By Joyce Bassil Zerka
While the first wave of the COVID-19 pandemic progressed much more slowly in Haiti than
Until now, it seemed that Haiti had been spared, as it had some of the lowest COVID-19 death rates in the world. There are different possible explanations for this, one of them being that Haiti’s population is fairly young with a median age of 23 years old, according to the UN World Population Ageing 2015 Report. But because COVID-19 was not the health crisis for Haiti that we expected, most Haitians do not feel that they need to get a COVID-19 vaccine. More than that, the country is currently facing major political and civil unrest that have led to high rates of unemployment, inflation, as well as increased food insecurity.
Though the total number of reported cases are widely believed to be underreported due to limited testing and reluctance to get tested or treated for COVID-19, the reality is that a second wave can overburden a weak health care system that is already fragile, similar to what is happening in India.
This is made worse by the fact that Haiti has not received a single dose of any COVID-19 vaccine. It wasn’t until recently, on May 19, that Haiti authorized the use of the AstraZeneca vaccine through COVAX, a global initiative to ensure equitable access to immunization throughout the world. Haiti was scheduled to receive 756,000 doses of the vaccine at no cost to 20% of its population, but the government’s delay in completing the necessary steps in a timely fashion delayed shipment for months.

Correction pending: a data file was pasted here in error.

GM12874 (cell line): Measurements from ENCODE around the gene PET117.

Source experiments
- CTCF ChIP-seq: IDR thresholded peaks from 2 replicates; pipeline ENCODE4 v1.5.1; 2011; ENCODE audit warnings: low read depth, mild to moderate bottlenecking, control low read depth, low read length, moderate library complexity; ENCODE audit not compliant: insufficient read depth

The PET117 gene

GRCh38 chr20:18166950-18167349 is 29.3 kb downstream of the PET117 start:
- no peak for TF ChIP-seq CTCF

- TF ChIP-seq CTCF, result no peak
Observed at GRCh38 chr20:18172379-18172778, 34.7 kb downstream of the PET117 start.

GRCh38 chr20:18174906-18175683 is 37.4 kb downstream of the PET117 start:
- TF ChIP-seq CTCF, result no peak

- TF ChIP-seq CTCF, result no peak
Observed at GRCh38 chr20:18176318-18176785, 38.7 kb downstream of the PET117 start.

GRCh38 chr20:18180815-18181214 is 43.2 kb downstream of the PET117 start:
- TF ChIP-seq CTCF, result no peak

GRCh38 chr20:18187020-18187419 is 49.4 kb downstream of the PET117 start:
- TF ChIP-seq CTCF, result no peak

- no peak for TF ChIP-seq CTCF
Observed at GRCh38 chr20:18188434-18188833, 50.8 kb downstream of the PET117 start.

And while U.S. President Joe Biden recently took an important step in expanding global vaccine access by waiving certain intellectual property protections around COVID-19 vaccines, it presents its own challenges for a country like Haiti. With low COVID-19 cases and very few related deaths, the general population does not feel the need to get vaccinated. Also, with high mistrust of the government and lack of education related to COVID-19, the majority of the people are not keen on taking anything given by the government, even if it is free.
However, the vaccine should be accessible to Haitians who would like to get it, and it is the responsibility of the government to make that a priority. In a country where only 40% of children in Haiti are fully vaccinated, the government must take a stand on immunization and make it a priority for its people in order to prevent diseases that are preventable and treatable by vaccination.
Even with the good news of the expected vaccines, the reality is that a two-dose vaccine option like the AstraZeneca vaccine will not be a perfect solution. Haiti’s government believes that even if they were to successfully administer a first dose, its population will not come back for a second dose.
There is also the challenge of storing the vaccines, along with the logistics behind the distribution, which the government has not yet figured out. With the World Health Organization granting emergency authorization to the Johnson & Johnson vaccine, it stands as a better option for Haiti. Besides the single-dose advantage, this vaccine can be stored at refrigerator temperatures for three months, not requiring freezer storage that isn’t available at most health center facilities across Haiti.
Nongovernmental healthcare partners in Haiti, like Care 2 Communities (a partner of Haiti’s Ministry of Health), recognize that it is our duty and privilege to support the government’s vaccine initiative. We stand ready to work together by providing public health and educational campaigns to inform communities of the benefits of the COVID-19
Joyce Bassil Zerka is the communications & development manager at Care 2 Communities (C2C), a community-based, social enterprise clinic network that delivers reliable, affordable, high-quality primary care through a public-private partnership in Haiti. To learn more, visit care2communities.org.